Diabetes Q&A

Necrobiosis Lipoidica in an Adolescent


Necrobiosis Lipoidica

A 16-year-old girl with type 1 diabetes mellitus had had asymptomatic, sharply demarcated, waxy plaques, with atrophic, shiny centers, in both pretibial areas for several years.

Elias Milgram, MD, of Miami writes that the clinical appearance of these lesions is distinctive for necrobiosis lipoidica (NL), also known as necrobiosis lipoidica diabeticorum. Most cases of NL were originally associated with diabetes mellitus; however, more recent studies seem to indicate that this is not the case.1 In up to 30% of patients, the lesions precede the onset of diabetes; active diabetes develops in more than half of these patients, and glucose tolerance test results are abnormal in 50% to 87%.2,3

In NL, collagen degeneration causes a granulomatous response that results in thickened blood vessel walls and fat deposition. Several underlying mechanisms have been suggested, including diabetic microangiopathy, trauma, inflammatory or metabolic changes, and antibody-mediated vasculitis. However, the exact cause remains unknown.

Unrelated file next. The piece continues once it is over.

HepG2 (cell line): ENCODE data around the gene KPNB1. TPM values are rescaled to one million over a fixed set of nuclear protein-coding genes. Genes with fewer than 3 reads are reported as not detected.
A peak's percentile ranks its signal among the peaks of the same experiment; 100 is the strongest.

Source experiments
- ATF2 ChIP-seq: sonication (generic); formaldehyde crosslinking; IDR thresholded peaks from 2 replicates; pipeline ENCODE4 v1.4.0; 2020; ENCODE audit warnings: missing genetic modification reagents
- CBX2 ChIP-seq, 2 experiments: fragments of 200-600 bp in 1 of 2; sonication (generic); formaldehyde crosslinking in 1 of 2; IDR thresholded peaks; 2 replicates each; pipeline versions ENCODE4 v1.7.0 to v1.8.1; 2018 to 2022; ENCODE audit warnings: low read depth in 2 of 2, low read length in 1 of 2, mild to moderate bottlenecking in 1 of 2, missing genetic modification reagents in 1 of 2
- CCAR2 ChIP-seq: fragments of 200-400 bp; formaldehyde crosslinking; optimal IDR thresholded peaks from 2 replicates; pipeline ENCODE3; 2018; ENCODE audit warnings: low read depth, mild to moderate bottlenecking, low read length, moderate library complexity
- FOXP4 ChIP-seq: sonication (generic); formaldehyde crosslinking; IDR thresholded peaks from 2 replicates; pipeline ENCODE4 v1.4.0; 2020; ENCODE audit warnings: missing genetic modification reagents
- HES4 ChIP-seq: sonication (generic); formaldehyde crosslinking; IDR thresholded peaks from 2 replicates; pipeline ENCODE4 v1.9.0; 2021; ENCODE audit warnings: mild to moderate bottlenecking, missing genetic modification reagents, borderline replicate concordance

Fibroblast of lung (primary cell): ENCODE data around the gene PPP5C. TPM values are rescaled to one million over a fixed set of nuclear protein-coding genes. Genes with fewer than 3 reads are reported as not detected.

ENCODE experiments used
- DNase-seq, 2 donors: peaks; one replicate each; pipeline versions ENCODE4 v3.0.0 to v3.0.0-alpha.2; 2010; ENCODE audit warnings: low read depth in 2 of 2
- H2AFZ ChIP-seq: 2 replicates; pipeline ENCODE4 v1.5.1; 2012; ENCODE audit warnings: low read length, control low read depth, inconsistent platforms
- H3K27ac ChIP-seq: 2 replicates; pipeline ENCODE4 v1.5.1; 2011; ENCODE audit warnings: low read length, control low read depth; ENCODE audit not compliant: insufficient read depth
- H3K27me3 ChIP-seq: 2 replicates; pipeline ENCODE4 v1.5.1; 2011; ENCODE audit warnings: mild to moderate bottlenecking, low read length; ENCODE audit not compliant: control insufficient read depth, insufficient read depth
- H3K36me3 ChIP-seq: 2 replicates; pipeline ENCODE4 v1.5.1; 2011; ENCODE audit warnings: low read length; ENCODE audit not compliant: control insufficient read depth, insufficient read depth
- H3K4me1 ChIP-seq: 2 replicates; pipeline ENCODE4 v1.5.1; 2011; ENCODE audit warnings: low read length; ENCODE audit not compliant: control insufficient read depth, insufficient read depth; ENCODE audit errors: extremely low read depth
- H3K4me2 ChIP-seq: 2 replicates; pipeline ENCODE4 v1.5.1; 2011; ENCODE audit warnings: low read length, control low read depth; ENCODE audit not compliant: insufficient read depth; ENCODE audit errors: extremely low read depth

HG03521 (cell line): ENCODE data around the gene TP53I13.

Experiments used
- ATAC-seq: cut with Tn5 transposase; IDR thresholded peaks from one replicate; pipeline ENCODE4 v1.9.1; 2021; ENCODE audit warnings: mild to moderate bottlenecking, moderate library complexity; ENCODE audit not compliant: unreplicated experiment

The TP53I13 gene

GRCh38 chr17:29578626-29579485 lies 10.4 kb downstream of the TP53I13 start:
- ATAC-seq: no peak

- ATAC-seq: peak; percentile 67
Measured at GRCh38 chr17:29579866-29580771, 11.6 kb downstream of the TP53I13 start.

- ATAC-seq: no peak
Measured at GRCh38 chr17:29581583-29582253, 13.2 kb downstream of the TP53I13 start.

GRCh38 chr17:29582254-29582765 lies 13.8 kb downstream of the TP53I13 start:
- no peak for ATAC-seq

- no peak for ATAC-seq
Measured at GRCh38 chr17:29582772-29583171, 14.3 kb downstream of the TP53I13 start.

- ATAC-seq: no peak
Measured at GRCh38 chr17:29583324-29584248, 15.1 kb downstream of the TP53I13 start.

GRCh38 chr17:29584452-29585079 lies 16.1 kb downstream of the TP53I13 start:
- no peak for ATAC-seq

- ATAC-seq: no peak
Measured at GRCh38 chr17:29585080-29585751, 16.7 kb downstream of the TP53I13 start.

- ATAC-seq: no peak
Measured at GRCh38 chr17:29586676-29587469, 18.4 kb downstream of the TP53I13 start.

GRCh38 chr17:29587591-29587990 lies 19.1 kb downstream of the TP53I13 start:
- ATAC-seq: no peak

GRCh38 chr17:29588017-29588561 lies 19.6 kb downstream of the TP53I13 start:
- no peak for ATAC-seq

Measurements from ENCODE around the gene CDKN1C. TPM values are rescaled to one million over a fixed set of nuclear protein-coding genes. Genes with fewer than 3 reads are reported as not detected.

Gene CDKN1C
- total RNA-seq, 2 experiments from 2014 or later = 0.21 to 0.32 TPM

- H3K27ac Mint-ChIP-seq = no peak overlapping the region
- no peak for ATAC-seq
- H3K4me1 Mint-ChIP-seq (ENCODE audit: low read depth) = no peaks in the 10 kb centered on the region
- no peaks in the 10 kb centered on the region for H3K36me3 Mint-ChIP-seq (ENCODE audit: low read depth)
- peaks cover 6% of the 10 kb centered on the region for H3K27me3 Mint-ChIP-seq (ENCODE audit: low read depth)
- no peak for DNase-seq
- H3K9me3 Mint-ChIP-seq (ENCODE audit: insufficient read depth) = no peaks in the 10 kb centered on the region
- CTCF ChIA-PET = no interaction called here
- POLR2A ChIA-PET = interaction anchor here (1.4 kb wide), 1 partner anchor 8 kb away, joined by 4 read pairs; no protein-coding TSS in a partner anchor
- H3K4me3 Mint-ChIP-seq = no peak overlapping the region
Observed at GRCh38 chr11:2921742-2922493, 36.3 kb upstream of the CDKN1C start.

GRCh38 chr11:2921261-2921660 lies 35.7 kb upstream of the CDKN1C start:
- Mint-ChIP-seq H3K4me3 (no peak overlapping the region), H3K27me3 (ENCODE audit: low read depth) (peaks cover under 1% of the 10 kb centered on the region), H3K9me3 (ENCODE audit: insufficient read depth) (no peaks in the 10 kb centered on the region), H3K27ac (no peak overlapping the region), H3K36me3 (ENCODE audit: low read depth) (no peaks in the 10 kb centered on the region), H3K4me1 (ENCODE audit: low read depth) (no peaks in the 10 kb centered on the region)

Although NL can affect persons of any age and race and of either sex, it is much more common in women. The average age at onset is 30 years.4 NL is rare in young children.5

Classic NL usually presents as asymptomatic, shiny or waxy patches on the lower extremities, particularly in the pretibial area. However, NL may occur in other areas, such as the face, scalp, trunk, and upper extremities, where it is more likely to be missed.2 The lesions begin as small, well-circumscribed papules or nodules and slowly enlarge over months to years. The initially erythematous patches progressively become more yellow, depressed, and atrophic. Multiple telangiectatic vessels can be seen on the surface of the thinning epidermis.

The effectiveness of different therapies for NL varies. Protection of the legs with elastic support stockings and leg rest may prevent localized trauma, which can cause the lesions to ulcerate. Topical and intralesional corticosteroids can lessen the inflammation of early, active lesions; however, they have little beneficial effect on burned-out atrophic lesions and may cause further atrophy.4

Antiplatelet aggregation therapy with aspirin and dipyridamole is believed to prolong platelet survival time and, hence, prevent further worsening of NL. Topical tretinoin may diminish the atrophy associated with NL.6